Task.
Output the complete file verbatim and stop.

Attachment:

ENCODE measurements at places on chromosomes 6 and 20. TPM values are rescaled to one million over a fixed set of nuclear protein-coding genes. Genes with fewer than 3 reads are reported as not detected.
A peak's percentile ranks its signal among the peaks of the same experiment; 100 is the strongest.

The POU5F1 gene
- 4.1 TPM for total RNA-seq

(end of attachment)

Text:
ENCODE measurements at places on chromosomes 6 and 20. TPM values are rescaled to one million over a fixed set of nuclear protein-coding genes. Genes with fewer than 3 reads are reported as not detected.
A peak's percentile ranks its signal among the peaks of the same experiment; 100 is the strongest.

The POU5F1 gene
- 4.1 TPM for total RNA-seq